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American cook book - corn syrup substitutions?

(15 Posts)
RomComPhooey Sun 06-Dec-15 10:36:40

I'm going to make fudge and other sweets with my boys. Our cookbook must be American, as several of the recipes call for high fructose or just plain old corn syrup. We have a variety of different sugars in the baking cupboard. What is best to substitute with? And how much dry sugar for 8fl oz of corn syrup? Also how much vanilla essence in lieu of a vanilla bean pod?

VegetablEsoup Sun 06-Dec-15 10:39:15

vanilla - I use about 2 teaspoons for a vanilla pod
corn syrup, no real experience, but usually if a recipe asks for a form of liquid sugar I use honey or golden syrup, depending on what I have in the cupboard.

LizKeen Sun 06-Dec-15 10:44:29

Liquid glucose. Can be bought in chemists, but I know I have seen it in the ASDA home baking aisle. Golden syrup would work too probably.

RomComPhooey Sun 06-Dec-15 10:49:53

Thanks both. I will use golden syrup, I think, but it will require another trip out to the shops <sigh>.

Also, was planning to do the fudge with my 10 year old but Nigella (comparing recipes) says it is "dangerous" and children should be kept out of the kitchen during fudge making. hmm I reckon that, as long as we have a safety chat about how hot sugar gets & we are sendible, it should be fine.

RomComPhooey Sun 06-Dec-15 10:50:20

Sensible

Parrish Sun 06-Dec-15 10:52:01

I've got a bottle. Bought it in Tesco. Kro corn syrup. I've yet to use it as I'm a bit scared of its unhealthy reputation!

WhoTheFuckIsSimon Sun 06-Dec-15 10:52:05

If you want a good fudge recipe Google for the tesco one. You just need sugar, butter and evaporated milk and vanilla essence. Makes great fudge.

RomComPhooey Sun 06-Dec-15 10:53:47

Thanks Simon.

bakingaddict Sun 06-Dec-15 11:03:48

Two big tablespoons of golden syrup should suffice. The reason you put liquid glucose or sometimes you can even see it referred to as inverted sugar into fudge is that it helps to control the heating of the sugar in getting to soft-ball stage and it helps to reduce crystallization of the sugar molecules. Liquid glucose/corn syrup is not essential to making fudge it can just make it a bit easier to get desired results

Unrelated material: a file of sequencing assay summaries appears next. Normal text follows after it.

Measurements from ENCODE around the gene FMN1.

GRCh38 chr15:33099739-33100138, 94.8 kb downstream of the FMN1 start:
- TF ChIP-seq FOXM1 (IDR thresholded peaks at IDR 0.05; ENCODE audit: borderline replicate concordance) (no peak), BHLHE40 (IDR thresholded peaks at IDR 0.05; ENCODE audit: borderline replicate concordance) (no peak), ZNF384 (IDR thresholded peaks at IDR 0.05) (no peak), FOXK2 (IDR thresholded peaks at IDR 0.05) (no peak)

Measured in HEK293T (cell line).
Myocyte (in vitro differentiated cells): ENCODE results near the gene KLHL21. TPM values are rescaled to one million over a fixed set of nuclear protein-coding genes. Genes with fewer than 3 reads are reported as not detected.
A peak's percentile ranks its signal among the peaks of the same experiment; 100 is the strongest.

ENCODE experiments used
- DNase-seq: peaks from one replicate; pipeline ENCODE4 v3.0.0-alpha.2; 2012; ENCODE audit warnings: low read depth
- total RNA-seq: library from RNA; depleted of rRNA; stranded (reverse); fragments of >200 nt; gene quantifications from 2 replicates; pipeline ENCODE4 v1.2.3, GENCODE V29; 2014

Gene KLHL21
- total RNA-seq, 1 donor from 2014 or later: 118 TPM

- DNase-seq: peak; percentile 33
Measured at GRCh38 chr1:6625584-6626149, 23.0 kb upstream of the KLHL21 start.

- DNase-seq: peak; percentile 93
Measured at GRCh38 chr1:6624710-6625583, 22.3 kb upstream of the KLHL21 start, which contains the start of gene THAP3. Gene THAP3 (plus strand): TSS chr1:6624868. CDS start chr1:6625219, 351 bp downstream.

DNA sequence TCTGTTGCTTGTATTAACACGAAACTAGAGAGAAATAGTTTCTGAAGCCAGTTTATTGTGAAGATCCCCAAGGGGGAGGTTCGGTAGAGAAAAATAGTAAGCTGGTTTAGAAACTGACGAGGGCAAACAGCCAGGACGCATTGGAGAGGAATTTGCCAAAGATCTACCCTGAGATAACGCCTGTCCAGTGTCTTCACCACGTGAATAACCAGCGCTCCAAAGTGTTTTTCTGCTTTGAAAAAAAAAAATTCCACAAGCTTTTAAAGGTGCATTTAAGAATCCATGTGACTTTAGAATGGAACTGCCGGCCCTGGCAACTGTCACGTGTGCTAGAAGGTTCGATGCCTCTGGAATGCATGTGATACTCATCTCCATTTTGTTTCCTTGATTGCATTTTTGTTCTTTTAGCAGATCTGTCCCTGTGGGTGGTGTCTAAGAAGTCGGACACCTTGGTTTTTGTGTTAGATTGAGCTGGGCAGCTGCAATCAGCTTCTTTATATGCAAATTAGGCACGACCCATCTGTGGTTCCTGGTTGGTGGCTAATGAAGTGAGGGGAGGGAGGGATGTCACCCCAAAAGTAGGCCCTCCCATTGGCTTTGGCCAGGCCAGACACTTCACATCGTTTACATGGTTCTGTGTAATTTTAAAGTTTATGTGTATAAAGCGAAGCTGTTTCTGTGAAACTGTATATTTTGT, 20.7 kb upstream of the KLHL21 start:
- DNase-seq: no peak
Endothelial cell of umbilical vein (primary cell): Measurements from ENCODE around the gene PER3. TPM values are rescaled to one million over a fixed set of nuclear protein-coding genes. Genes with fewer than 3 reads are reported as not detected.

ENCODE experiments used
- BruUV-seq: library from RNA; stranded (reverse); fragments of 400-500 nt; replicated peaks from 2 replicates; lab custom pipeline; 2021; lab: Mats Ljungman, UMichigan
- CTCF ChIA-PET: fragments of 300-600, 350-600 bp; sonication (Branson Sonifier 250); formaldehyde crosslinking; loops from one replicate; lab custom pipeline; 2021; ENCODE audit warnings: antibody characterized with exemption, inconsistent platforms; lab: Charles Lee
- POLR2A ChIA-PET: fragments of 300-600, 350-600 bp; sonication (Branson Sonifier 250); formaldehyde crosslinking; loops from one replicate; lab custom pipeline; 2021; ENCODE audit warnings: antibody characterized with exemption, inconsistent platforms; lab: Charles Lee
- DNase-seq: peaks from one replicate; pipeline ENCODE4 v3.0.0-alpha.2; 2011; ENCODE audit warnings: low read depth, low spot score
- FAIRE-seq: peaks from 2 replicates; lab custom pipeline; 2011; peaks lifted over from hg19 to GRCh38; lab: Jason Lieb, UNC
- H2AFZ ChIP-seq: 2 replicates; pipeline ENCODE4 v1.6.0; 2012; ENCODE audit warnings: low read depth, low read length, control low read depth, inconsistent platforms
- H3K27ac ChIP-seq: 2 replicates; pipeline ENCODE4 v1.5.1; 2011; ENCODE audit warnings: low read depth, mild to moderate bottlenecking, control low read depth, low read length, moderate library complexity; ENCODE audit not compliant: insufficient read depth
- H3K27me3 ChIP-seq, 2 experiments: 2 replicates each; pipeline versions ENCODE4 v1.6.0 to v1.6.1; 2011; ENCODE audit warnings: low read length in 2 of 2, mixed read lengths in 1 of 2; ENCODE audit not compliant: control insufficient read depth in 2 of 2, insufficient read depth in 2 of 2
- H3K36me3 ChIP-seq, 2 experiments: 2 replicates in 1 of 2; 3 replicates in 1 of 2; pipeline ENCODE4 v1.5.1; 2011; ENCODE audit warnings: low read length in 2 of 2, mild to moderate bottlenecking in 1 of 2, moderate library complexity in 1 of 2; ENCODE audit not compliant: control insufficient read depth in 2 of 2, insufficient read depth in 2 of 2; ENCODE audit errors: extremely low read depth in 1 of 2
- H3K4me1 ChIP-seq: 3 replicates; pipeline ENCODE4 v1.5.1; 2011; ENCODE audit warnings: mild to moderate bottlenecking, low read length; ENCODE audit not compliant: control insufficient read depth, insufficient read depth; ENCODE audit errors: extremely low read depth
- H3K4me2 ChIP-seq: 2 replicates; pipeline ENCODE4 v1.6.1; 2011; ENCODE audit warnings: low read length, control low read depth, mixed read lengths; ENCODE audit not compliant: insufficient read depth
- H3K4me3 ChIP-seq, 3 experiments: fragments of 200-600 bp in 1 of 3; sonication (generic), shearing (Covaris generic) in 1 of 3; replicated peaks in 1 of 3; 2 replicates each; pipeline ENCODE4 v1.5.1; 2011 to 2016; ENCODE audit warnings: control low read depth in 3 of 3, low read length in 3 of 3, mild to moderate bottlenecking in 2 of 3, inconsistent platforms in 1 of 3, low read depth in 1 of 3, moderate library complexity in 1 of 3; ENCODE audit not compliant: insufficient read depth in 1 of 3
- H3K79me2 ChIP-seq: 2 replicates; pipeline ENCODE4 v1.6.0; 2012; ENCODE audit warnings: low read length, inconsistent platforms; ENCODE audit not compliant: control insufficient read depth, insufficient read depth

RomComPhooey Sun 06-Dec-15 11:17:08

Thanks for the scientific bit, bakingaddict. It helps to 'get' the rationale. The corn syrup is for a peanut butter fudge variant, so perhaps it is needed when there are complicating ingredients (smooth PB, milk chocolate etc) in the mix.

RomComPhooey Sun 06-Dec-15 11:19:41

Also, in Simon's Tesco recipe it uses evaporated milk - can I just use single or double cream, which I already have in the fridge? I'm still in my PJs and resisting getting dressed to go out to the shops.

WhoTheFuckIsSimon Sun 06-Dec-15 11:21:07

I don't know about the cream, sorry.

RomComPhooey Sun 06-Dec-15 11:25:06

Shower it is then. wink

RomComPhooey Sun 06-Dec-15 12:42:12

We fudged the vanilla fudge recipe & made a batch with double cream, caster sugar and butter + vanilla extract. I have a jam thermometer, so could see it hit soft ball about 3 min into the main rolling boil (which recipe estimated would be ~10 min). We took it off the heat after 5 min @ 114c (soft ball). From what we've scraped off the wooden spoon & pan it is rather grainy and a bit crunchy, like sugar in block form. Have we done something wrong? Should we have let the rolling boil go for the full 10 min, even though it was creeping up towards hard ball?

RomComPhooey Sun 06-Dec-15 12:43:54

I'm asking because the chocolate fudge recipe has a lot of high cocoa solid dark chocolate in it & we don't want to balls that one up.

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